6.33 minutes is all you need to watch this amazing little cartoon. It is such clean funny froggy humor...the way it was when I was a little girl. The kids today have certainly missed out on some cool cartoons. Remember Saturday morning was when we would see all cartoons until 12:00pm? There was no cartoons unless the showed up on Mickey Mouse Clubhouse or something!
Do you remember this cartoon?
Enjoy! Don't forget to turn up your volume!!! Also, you might want to make sure to watch this once you are done looking around here ebcause that cool song is playing and will mix with the cartoon. Just a little heads up for ya.
A mid-1950s construction worker involved in the demolition of an 1892 building finds a box inside a cornerstone. He opens it to reveal a singing, dancing frog, complete with top hat and cane. The box also contains a deed dated April 16th, 1892. The man tries exploiting the frog's talents for money, but as it turns out, it will not perform in front of anyone else. For the rest of the cartoon, the man frantically tries to demonstrate the frog's abilities to the outside world (first by trying to get an agent to accept him, then by renting out a theater), all to no avail. Eventually he is homeless (after spending all his money renting the theater) and living on a park bench, where the frog still performs for him. A policeman overhears this and approaches the man, but after seeing him accuse the frog of the singing, he has the man committed to an asylum. Following his release, the haggard man dejectedly hides the box in the Tregoweth Brown building that is under construction. The timeline then jumps to the year 2056 (100 years and at least 1 day after the cartoon's debut), where the building is demolished by futuristic ray guns, and the box with the frog is discovered yet again by a 21st century demolition man, starting the process all over.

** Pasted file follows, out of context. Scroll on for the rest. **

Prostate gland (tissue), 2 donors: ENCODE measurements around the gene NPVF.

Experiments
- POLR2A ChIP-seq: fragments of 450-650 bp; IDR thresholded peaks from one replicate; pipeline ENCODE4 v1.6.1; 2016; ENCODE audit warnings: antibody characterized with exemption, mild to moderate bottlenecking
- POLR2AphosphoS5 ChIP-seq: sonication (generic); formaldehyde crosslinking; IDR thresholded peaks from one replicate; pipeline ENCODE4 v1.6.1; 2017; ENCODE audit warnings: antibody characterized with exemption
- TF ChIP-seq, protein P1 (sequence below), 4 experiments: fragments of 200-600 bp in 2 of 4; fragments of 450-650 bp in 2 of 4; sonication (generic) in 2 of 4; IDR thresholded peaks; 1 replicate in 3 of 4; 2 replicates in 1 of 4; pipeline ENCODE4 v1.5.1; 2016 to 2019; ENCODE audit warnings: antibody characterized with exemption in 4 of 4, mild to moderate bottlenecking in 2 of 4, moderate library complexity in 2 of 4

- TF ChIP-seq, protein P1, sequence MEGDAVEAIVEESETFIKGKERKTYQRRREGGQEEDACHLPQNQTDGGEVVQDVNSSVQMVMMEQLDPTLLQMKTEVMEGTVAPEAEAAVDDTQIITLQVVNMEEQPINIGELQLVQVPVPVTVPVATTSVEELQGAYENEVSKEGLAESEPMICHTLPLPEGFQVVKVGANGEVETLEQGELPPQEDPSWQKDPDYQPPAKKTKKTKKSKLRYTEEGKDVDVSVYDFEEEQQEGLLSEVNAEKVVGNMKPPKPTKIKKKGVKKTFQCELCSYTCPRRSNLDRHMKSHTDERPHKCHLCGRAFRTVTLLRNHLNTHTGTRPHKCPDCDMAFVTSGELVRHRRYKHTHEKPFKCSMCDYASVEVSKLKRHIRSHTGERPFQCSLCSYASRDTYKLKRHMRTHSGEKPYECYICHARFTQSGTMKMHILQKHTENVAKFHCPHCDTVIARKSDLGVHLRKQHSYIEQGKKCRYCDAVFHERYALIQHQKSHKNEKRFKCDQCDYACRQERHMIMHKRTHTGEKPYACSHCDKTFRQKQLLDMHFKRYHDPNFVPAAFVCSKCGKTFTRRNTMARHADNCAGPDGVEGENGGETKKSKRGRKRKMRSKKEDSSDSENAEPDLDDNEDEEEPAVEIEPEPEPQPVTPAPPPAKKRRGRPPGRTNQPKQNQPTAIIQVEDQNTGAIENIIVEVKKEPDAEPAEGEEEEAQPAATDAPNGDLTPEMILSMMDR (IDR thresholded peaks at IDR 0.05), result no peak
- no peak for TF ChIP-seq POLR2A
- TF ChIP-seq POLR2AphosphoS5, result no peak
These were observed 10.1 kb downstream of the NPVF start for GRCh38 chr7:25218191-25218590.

Ironically, it is revealed in "Another Froggy Evening" that the frog's croaking noise is actually Martian for "Would you like to hear me sing?"
The legend of "One Froggy Evening" was enhanced when a vaudevillian alien was included in Mel Brooks' 1987 film "SpaceBalls". The alien, after jumping from inside a man's stomach, sings "Hello Ma Baby".